Display Settings:

Format

Send to:

Choose Destination
See comment in PubMed Commons below
Oncogene. 2013 Jan 24;32(4):462-70. doi: 10.1038/onc.2012.69. Epub 2012 Feb 27.

MTBP suppresses cell migration and filopodia formation by inhibiting ACTN4.

Author information

  • 1Department of Genetics, Louisiana State University Health Sciences Center, New Orleans, LA, USA.

Abstract

Murine double minute (MDM2) binding protein (MTBP) has been implicated in cancer progression. Here, we demonstrate one mechanism by which MTBP inhibits cancer metastasis. Overexpression of MTBP in human osteosarcoma cell lines lacking wild-type p53 did not alter primary tumor growth in mice, but significantly inhibited metastases. MTBP downregulation increased the migratory potential of MDM2(-/-)p53(-/-) mouse embryonic fibroblasts, suggesting that MTBP inhibited cell migration independently of the Mdm2-p53 pathway. Co-immunoprecipitation and mass spectrometric analysis identified alpha-actinin-4 (ACTN4) as an MTBP-interacting protein. Endogenous MTBP interacted with and partially colocalized with ACTN4. MTBP overexpression inhibited cell migration and filopodia formation mediated by ACTN4. Increased cell migration by MTBP downregulation was inhibited by concomitant downregulation of ACTN4. MTBP also inhibited ACTN4-mediated F-actin bundling. We furthermore demonstrated that nuclear localization of MTBP was dispensable for inhibiting ACTN4-mediated cell migration and filopodia formation. Thus, MTBP suppresses cell migration, at least partially, by inhibiting ACTN4 function. Our study not only provides a mechanism of metastasis suppression by MTBP, but also suggests MTBP as a potential biomarker for cancer progression.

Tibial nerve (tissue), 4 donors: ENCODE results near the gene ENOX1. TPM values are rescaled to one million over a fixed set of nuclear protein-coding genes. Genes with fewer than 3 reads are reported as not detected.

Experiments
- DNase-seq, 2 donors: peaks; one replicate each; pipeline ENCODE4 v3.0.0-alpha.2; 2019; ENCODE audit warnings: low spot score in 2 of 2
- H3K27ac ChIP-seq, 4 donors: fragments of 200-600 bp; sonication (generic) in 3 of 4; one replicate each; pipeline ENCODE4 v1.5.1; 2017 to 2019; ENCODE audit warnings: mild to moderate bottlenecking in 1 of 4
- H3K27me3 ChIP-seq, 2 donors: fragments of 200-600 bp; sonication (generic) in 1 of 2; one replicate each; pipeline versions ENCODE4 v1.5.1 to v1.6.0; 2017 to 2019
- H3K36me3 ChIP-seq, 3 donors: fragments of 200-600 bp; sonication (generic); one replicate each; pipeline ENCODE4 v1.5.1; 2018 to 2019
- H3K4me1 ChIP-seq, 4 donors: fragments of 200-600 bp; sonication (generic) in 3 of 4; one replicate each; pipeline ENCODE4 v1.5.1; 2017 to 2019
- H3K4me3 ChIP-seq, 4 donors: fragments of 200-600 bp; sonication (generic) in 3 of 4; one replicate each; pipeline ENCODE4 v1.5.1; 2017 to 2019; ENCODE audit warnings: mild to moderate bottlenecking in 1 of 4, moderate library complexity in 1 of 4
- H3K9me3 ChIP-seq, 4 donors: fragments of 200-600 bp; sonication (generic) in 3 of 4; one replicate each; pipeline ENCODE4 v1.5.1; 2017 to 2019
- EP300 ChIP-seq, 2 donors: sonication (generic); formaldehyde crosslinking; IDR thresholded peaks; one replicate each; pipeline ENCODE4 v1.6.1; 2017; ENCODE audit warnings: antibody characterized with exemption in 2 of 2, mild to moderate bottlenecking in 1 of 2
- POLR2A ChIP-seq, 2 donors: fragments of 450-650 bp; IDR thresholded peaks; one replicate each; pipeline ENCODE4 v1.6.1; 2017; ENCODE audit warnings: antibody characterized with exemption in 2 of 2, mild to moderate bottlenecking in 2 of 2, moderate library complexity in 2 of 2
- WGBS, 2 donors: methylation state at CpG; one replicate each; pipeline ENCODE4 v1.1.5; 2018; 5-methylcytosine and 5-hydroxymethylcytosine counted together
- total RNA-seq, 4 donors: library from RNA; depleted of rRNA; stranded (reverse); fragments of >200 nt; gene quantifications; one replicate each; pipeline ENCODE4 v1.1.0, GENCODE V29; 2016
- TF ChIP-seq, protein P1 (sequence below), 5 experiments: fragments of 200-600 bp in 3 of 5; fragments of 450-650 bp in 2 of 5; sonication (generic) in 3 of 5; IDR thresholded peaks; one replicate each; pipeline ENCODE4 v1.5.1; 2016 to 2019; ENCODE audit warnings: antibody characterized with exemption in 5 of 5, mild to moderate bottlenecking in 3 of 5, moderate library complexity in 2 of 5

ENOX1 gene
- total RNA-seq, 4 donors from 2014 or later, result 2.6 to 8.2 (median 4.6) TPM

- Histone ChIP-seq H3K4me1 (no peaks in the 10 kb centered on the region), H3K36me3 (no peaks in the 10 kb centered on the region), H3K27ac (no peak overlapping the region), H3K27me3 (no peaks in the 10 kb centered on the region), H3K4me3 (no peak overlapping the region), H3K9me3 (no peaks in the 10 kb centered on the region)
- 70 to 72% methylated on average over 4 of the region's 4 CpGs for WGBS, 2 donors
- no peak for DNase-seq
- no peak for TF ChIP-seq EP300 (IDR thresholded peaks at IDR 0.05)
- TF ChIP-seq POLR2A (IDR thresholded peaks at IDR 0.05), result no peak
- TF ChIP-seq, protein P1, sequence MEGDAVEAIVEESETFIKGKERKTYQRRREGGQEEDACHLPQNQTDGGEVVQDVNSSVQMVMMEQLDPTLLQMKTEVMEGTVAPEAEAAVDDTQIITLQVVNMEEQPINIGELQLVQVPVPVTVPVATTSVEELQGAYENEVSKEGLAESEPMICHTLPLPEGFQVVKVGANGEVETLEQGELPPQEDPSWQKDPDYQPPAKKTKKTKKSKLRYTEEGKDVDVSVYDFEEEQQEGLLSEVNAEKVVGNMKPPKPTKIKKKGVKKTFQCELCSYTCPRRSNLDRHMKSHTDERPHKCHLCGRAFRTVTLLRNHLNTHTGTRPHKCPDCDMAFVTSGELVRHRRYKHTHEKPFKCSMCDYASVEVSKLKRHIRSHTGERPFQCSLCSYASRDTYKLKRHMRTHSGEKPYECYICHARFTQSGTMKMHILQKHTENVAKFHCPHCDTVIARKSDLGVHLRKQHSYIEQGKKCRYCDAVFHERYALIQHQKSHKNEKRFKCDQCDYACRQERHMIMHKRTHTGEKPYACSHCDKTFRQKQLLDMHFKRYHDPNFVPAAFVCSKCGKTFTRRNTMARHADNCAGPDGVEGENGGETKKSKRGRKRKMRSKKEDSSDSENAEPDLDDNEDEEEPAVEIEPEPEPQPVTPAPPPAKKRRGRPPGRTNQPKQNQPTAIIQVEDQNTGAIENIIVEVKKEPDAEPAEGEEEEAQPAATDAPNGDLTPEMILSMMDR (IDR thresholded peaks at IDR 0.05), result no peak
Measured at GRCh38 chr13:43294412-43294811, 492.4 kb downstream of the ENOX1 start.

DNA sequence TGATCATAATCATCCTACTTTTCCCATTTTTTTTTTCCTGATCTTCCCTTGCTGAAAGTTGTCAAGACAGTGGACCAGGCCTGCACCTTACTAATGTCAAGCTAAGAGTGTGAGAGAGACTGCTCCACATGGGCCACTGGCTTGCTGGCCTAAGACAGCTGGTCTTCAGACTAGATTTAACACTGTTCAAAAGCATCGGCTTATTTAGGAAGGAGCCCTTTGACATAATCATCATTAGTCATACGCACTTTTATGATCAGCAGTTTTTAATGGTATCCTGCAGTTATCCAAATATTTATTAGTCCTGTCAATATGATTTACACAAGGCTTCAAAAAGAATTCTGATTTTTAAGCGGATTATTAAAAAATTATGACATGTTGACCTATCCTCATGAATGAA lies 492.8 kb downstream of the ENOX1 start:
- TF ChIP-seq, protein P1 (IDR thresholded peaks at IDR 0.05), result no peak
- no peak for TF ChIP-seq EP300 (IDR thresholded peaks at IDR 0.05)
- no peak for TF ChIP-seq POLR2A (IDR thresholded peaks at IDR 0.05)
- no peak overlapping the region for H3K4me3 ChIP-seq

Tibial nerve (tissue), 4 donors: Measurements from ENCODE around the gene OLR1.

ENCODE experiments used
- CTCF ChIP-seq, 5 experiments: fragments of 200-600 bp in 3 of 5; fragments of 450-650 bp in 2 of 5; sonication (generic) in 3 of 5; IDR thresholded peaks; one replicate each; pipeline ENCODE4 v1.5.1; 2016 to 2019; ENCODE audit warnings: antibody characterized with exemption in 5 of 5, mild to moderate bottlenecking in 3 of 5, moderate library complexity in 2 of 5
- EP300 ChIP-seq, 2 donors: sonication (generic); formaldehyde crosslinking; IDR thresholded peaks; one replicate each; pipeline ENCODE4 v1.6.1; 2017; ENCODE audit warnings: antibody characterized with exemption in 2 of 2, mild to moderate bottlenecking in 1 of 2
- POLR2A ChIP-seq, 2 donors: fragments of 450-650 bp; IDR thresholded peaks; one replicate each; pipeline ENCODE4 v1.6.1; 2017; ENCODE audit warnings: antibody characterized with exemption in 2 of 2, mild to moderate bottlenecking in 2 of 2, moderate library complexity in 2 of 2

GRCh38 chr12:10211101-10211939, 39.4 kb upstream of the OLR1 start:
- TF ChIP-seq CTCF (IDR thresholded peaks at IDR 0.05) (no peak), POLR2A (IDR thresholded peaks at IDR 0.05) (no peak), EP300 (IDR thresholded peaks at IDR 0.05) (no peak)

PMID:
22370640
[PubMed - indexed for MEDLINE]
PMCID:
PMC3742333
Free PMC Article

Images from this publication.See all images (5)Free text

Figure 1
Figure 2
Figure 3
Figure 4
Figure 5
PubMed Commons home

PubMed Commons

0 comments
How to join PubMed Commons

    Supplemental Content

    Icon for Nature Publishing Group Icon for PubMed Central
    Loading ...
    Write to the Help Desk